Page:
I grew up attending a little church in Wisconsin, and our pastor was SO proud of the "Chrismon(?) Tree" in the sanctuary.  I think the point was to re-take a pagan tradition by only including ornaments which were symbols of Jesus's reign, or something like that.  He lectured a full sermon about it every year, and the adults probably knew what he was talking about, but I never quite got it.  I think the "Chrismon" was short for Christ Monograms, perhaps?

Anyway, I was up in the front of the sanctuary after service one day and happened to notice that (this being Wisconsin) someone had hung a big gaudy Green Bay Packers ornament inside the tree.  You couldn't see it except from the back, from one specific angle, and the ornament was near the trunk instead of on the tips of the branches, but obviously someone thought the Green Bay Packers deserved equal billing with the Chrismon ornaments  :P

(Not surprising, though - the Green Bay Packers are virtually a religion in Wisconsin.  The year I taught 6th grade Sunday School, one of the kids draw Packer helmets on all the disciples on his art project.)

Oh, love Chrismon trees! They're probably more common in liturgical churches, like Catholic, Lutheran, and Episcopal. Wikipedia told me that The term "chrismon" comes from the Latin phrase "Christi Monogramma", meaning "monogram of Christ". Article: http://en.wikipedia.org/wiki/Chrismon

And the Packers thing is hilarious.  ;D
"It takes a great deal of courage to stand up to your enemies, but even more to stand up to your friends" - Harry Potter


amanda_tlg

  • Keeper of the Cheerios
  • Hero Member
  • ***
  • Posts: 2988
Re: Subversive Holiday Trees.
« Reply #5 on: November 28, 2011, 09:50:20 AM »
I don't know if this counts...

Before we moved into the new house we had a flood in the basement of our rental. We were able to salvage 90% of the things stored, but when the garage got full we put the Christmas tree box in our hallway. It was starting to disintegrate (the box, not the tree) so out of frustration from cleaning up bits of musty smelling cardboard I put the tree up and threw the box away. It was only early October. So, I decorated it....with tiny hanging bones and Halloween lights. We made strings of halloween candy. at Thanksgiving the kids colored construction paper feathers and when I found a string of busted Turkey lights DH cut the heads off and we hung them as ornaments. We had so much fun hanging whatever we could find on the tree I was almost disappointed when Christmas rolled around and I had to decorate it for real.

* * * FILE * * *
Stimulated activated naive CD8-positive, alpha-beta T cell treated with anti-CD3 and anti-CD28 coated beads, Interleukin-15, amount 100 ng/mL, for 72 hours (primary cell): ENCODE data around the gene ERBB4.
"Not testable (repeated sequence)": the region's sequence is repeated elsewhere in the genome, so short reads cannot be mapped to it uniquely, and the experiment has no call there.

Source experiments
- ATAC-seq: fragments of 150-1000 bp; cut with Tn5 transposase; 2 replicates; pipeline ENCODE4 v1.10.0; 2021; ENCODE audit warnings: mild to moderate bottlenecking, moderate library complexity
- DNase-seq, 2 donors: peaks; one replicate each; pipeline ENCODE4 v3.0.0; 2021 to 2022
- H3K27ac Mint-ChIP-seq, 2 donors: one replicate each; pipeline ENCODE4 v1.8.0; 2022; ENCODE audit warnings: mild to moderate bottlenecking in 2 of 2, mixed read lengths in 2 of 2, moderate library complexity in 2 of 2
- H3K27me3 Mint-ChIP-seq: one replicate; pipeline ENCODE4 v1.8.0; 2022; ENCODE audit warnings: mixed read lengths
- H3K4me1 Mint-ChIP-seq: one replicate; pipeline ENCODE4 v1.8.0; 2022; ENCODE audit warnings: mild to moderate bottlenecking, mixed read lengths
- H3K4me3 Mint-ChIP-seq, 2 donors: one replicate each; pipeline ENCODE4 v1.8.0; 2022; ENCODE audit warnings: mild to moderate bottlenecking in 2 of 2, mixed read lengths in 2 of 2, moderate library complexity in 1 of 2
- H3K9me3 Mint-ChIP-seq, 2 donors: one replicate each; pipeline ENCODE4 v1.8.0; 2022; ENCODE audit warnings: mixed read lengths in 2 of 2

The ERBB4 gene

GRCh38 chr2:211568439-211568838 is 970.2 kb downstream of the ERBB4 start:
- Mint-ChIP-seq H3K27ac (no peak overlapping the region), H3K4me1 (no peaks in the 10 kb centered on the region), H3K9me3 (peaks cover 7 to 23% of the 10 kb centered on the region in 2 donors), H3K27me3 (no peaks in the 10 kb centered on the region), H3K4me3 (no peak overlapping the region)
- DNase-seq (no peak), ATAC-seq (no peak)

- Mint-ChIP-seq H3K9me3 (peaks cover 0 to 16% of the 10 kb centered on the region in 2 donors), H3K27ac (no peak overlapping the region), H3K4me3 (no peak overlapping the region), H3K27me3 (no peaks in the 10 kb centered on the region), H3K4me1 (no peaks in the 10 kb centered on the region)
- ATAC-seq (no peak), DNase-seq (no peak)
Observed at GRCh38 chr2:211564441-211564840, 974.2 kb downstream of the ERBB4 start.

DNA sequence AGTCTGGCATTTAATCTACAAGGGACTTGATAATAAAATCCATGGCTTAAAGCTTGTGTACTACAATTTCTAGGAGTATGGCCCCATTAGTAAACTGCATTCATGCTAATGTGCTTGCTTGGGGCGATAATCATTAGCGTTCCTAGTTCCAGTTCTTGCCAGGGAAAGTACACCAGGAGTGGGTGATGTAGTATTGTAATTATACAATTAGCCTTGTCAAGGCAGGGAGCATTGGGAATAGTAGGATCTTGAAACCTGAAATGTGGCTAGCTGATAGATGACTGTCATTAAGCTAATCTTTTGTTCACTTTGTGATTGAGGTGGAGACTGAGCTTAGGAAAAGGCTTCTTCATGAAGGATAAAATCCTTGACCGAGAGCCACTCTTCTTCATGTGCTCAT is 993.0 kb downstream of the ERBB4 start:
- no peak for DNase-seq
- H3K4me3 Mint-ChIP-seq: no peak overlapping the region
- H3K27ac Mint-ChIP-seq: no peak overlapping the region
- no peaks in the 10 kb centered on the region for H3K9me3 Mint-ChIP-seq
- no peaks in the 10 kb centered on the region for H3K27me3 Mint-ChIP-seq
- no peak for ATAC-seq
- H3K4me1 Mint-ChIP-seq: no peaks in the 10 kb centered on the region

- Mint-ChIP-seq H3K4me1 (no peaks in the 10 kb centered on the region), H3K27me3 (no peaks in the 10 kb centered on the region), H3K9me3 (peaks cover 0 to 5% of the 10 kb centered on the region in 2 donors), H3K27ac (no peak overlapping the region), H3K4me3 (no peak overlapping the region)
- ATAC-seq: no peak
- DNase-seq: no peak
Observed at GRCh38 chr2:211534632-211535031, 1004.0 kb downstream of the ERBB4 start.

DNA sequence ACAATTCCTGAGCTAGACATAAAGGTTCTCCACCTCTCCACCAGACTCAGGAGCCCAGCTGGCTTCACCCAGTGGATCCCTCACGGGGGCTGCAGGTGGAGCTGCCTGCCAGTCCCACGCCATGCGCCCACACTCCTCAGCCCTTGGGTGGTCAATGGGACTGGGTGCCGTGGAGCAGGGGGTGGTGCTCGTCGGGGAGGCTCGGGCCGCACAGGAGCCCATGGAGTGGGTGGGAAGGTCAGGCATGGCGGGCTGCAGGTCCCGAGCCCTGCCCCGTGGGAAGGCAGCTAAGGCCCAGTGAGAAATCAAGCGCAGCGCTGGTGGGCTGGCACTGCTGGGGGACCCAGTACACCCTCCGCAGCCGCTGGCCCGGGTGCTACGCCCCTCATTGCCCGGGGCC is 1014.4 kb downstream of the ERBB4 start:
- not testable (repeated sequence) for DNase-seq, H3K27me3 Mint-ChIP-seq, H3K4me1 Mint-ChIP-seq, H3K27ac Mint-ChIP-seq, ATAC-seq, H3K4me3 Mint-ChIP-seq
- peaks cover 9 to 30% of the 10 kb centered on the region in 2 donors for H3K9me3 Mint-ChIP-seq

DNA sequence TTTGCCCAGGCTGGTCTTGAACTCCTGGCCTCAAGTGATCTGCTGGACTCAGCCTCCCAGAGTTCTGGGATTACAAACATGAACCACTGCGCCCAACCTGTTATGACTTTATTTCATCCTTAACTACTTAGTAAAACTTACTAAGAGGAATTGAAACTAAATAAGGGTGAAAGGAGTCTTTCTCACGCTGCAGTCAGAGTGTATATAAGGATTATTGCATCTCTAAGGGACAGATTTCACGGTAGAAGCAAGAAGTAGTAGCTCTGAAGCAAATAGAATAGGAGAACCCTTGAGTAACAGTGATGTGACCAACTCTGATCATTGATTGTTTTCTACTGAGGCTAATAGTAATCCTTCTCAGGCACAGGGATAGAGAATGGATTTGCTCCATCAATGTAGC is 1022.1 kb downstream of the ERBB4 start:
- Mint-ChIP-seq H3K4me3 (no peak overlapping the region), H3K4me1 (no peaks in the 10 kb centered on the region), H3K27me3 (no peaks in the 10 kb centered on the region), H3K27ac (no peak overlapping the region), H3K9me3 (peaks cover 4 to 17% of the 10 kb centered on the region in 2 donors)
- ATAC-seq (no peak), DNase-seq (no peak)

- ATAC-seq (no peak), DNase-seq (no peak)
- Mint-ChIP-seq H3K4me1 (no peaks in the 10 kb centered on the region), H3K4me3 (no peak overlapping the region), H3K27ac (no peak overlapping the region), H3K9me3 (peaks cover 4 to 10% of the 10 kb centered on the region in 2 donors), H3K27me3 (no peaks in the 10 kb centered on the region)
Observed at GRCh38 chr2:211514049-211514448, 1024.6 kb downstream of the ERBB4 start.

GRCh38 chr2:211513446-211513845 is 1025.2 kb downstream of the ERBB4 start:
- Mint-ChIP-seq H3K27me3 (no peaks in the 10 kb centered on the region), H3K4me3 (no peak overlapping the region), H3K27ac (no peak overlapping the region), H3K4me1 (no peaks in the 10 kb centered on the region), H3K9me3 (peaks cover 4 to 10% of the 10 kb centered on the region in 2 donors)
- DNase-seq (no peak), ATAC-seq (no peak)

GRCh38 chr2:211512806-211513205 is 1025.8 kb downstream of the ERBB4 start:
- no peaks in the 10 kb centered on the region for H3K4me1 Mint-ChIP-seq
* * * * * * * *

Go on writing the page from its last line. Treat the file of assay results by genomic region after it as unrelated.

Thipu1

  • Super Hero!
  • ****
  • Posts: 6692
Re: Subversive Holiday Trees.
« Reply #6 on: November 28, 2011, 10:15:24 AM »
I've ever encountered A Christmon tree but it's an interesting concept.

In the late 1960s and early 1970s, there was a fashion for the Jesse Tree.  The idea was that there were 24 generations between Adam & Eve and Jesus.  Each generation was represented by an ornament and one was hung each day of December.  An apple represented Adam & Eve.  Noah was represented by a little ark or a pair of animals.  A harp stood for King David and so forth. 

2littlemonkeys

  • Hero Member
  • ***
  • Posts: 3571
Re: Subversive Holiday Trees.
« Reply #7 on: November 28, 2011, 11:51:41 AM »
Kinda.  I live in Chicago.  Yet every year, I can't seem to keep myself from throwing my Detroit Redwings ornament up there somewhere...I'm actually very surprised it hasn't had an "accident" yet, LOL